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Oklahoma education news in brief

Oklahoma education news briefs for Sunday, Dec. 29, 2013.
From Staff Reports Published: December 29, 2013

Grant to aid geriatric nursing center

A $2.4 million grant from the Donald W. Reynolds Foundation will be used to support the phase II operations of the Donald W. Reynolds Center of Geriatric Nursing Excellence at the University of Oklahoma Health Sciences Center College of Nursing. OU College of Nursing Dean Lazelle Benefield said the new grant furthers the center's efforts to enhance the lives of older adults, while allowing for an additional $800,000 in Ph.D. student scholarships. The four-year grant is for operations from 2013-17. It is estimated that by 2030 almost 20 percent of the American population will be older than 65, creating a dire need for well-prepared nurses. However, many nursing colleges are unable to keep up with demand for new nurses because of a shortage of doctorally prepared faculty. Building on its first five years, the Reynolds Center's phase II objectives are to educate Ph.D. nurse faculty to support the training of new nurses on care of older adults; distribute shared-use geriatric educational materials throughout Oklahoma, Kansas and Missouri as part of a collaboration with the OU Health Sciences Center's Heartland Telehealth Resource Network; and implement a new cross-campus community research and education partnership to promote interdisciplinary excellence in the science of aging in place.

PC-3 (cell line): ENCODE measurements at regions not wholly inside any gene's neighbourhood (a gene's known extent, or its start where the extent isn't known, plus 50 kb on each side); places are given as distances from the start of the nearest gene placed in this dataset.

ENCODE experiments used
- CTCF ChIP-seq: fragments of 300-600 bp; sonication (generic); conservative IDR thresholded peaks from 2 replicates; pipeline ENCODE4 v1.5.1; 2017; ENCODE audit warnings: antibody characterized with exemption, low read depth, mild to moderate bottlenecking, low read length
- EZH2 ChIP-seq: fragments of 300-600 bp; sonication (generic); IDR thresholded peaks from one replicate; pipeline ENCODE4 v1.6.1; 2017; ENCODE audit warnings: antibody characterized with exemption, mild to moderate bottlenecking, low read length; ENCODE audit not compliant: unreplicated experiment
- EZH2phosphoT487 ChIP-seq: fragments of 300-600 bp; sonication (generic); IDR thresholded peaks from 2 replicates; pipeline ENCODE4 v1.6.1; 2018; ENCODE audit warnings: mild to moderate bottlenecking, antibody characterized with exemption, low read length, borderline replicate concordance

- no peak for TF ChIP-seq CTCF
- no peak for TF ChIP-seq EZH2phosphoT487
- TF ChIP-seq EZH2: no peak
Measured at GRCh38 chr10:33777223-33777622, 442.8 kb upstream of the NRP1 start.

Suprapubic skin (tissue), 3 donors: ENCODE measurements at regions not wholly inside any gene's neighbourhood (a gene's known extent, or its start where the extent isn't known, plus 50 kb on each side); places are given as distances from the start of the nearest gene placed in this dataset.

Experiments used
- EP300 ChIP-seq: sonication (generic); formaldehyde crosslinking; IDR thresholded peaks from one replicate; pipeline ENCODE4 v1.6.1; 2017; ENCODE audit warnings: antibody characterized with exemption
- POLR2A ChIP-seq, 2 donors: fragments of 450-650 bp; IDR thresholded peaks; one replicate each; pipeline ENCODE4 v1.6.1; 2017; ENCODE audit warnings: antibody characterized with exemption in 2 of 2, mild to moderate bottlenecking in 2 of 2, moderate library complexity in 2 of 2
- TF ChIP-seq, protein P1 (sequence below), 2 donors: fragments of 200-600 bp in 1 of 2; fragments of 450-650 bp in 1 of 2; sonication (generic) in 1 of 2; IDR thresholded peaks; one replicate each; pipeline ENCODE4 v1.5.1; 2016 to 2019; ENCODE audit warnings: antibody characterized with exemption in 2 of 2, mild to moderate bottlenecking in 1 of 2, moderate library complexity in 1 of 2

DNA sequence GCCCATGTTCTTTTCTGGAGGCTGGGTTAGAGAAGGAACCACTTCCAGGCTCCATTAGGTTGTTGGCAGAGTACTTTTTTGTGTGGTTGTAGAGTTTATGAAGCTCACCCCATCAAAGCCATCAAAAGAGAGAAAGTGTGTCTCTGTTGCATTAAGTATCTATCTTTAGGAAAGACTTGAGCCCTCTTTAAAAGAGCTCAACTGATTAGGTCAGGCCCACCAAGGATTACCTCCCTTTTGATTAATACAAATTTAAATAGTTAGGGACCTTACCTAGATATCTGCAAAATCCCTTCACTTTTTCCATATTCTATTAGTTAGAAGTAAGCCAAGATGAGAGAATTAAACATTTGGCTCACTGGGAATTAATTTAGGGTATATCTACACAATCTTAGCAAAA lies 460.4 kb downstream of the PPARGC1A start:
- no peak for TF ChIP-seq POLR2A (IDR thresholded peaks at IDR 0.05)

OSU professor honored for physics contributions

Wouter Hoff, professor of microbiology and molecular genetics at Oklahoma State University, has been elected a Fellow of the American Physical Society. The distinction is limited to no more than 0.5 percent of the society's nearly 50,000 members and represents recognition by one's peers of outstanding contributions to physics. Hoff's election was based on his protein-folding experiments, which look at individual molecular paths in signaling proteins. When signaling pathways go awry a range of diseases can result, including cancer. The Hoff lab has started to explore biotechnological applications for these proteins. Their long-term goal is to uncover fundamental principles in these processes and develop biosensors with useful applications. Hoff, who joined the OSU faculty in 2005, earned his bachelor's and doctoral degrees from the University of Amsterdam in the Netherlands. He completed postdoctoral programs at the University of Texas in Houston (biochemistry) and at Oklahoma State University (biophysics). In 1999, he received the Cancer Research Foundation's Young Investigator Award.

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